Colonial History

A Brief Examination and State of Liberty Spiritual, etc.

A Brief Examination and State of Liberty Spiritual, etc.

Albert Cook Myers’ collection of William Penn materials, 1668-1955 (Chester County Historical Society):  Albert Cook Myers (1874-1960) was a Pennsylvania historian, who dedicated his life’s work to the identification, study and organization of William Penn’s published writings and personal papers. Beginning in 1910, after securing an endorsement from the Historical Society of Pennsylvania, he set out to publish The Complete Works of William Penn.  All told, Myers devoted fifty years of his life to this project. Though his publication goals were never realized, he assembled a massive and notable body of information about William Penn. To complete his studies, Myers travelled abroad and throughout the United States. As a result of his efforts, he came to be regarded as an expert on the topic and often spoke publicly on the life and times of William Penn. The Albert Cook Myers research collection of William Penn materials contains the information gathered by Myers in his pursuit to thoroughly research and publish a volume documenting the complete writings of William Penn. Researchers will find Myers’ notes, transcriptions, photocopies of documents, newspaper clippings, various author articles, first editions and other early editions of Penn’s works, picture postcards of places related to Penn, and photos and original manuscript material. The bulk of the collection is “The Manuscript” series, which focuses on Myer’s work on Penn’s own writings. Researchers should be aware that the bulk of the collection is Myers’ notes and only a small portion is original manuscript material related to Penn. The collection spans the dates of 1645 to 1960, however, the bulk of the material was collected and created by Myers from 1910 to 1960.
Read the blog post about this collection »
Explore the Albert Cook Myers collection of William Penn materials using the collection guide »

Defense of the Raleigh

Defense of the Raleigh

Barry-Hayes papers, 1723-1875, bulk: 1778-1861 (Independence Seaport Museum):  John Barry (1745-1803), often credited as the Father of the American Navy, served the Continental Navy and the United States Navy for seventeen years. He and his descendants, particularly his nephew Patrick Hayes and grand-nephew Patrick Barry Hayes, became prominent members of Philadelphia society, serving as seamen, merchants, businessmen and politicians. The Barry-Hayes papers are the business, political and personal papers of John Barry and of his family, especially Patrick Hayes and Patrick Barry Hayes. The collection includes correspondence, letterbooks, diaries, logbooks, legal and financial papers related to Barry’s career in the Navy, the business ventures of the Hayes, Keen and Somers families, and their personal lives.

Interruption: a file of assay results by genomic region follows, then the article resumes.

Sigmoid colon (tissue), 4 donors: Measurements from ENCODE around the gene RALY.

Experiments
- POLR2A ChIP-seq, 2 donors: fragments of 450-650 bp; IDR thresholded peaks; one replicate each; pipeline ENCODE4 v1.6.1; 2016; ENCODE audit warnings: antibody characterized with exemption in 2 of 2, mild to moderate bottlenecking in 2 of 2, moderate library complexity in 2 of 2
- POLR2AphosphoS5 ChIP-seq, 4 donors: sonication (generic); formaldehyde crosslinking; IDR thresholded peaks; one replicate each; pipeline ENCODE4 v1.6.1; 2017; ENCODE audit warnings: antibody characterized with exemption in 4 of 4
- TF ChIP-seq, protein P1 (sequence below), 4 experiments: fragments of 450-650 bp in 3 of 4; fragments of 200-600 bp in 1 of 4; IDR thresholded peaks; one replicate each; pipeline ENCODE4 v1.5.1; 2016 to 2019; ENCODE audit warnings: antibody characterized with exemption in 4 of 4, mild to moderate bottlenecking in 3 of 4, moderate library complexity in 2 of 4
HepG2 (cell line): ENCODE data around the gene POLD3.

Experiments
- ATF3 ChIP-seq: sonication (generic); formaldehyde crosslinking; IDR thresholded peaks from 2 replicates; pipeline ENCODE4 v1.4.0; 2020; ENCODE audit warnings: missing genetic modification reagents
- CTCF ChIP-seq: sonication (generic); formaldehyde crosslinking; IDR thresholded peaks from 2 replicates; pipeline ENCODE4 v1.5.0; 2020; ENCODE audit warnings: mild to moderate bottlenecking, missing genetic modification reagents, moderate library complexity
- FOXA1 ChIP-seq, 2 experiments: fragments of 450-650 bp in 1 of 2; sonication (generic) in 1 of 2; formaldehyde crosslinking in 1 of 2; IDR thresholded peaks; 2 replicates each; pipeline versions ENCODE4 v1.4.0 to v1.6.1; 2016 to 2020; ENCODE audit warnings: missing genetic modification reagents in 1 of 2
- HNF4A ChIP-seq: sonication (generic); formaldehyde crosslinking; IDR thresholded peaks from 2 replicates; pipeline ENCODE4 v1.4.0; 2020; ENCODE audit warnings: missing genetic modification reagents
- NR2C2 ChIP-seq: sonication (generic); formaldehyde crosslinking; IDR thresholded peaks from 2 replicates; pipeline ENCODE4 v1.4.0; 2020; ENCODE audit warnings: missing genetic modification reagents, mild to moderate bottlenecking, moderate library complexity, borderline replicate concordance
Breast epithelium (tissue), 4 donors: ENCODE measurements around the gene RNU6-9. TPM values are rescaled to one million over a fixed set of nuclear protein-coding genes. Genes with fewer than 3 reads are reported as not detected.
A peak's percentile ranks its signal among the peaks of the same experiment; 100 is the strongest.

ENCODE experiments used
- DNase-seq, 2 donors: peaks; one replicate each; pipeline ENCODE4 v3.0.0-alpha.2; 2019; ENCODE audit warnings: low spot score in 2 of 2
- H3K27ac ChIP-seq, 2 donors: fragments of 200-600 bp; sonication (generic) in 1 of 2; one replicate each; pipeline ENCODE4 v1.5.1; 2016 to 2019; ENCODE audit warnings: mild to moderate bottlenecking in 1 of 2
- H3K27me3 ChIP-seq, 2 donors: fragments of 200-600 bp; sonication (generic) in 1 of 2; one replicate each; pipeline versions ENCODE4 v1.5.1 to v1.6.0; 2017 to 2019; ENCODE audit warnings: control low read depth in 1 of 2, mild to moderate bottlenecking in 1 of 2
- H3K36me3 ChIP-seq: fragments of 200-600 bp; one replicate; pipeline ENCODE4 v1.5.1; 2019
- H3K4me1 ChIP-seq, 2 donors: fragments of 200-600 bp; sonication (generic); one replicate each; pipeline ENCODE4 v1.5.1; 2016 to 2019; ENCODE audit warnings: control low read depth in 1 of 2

•  Explore the Barry-Hayes papers using the collection guide »

Buffington-Marshall papers, 1707-1876 (Chester County Historical Society): The manuscripts in the collection cover the years 1707 to 1876. The bulk of the collection is connected to two families, Buffington and Marshall. Buffington family manuscripts begin with emigrant Richard Buffington (d. 1747/8). He was married three times and his children included Ann, Ruth, Richard (d. 1741, married Phebe Grubb), Thomas, William, John, Hannah, Mary, Elizabeth, Lydia, Abigail, Joseph, and Alice. The Marshall family manuscripts originated from the family of emigrant Abraham Marshall (1669-1767) and his wife, Mary Hunt Marshall (d. 1769). Topics include: farming, botany, legal system, politics and elections, the poor, education, medicine, crime (includes murder, fornication and bastardy cases, etc.), slavery, etc.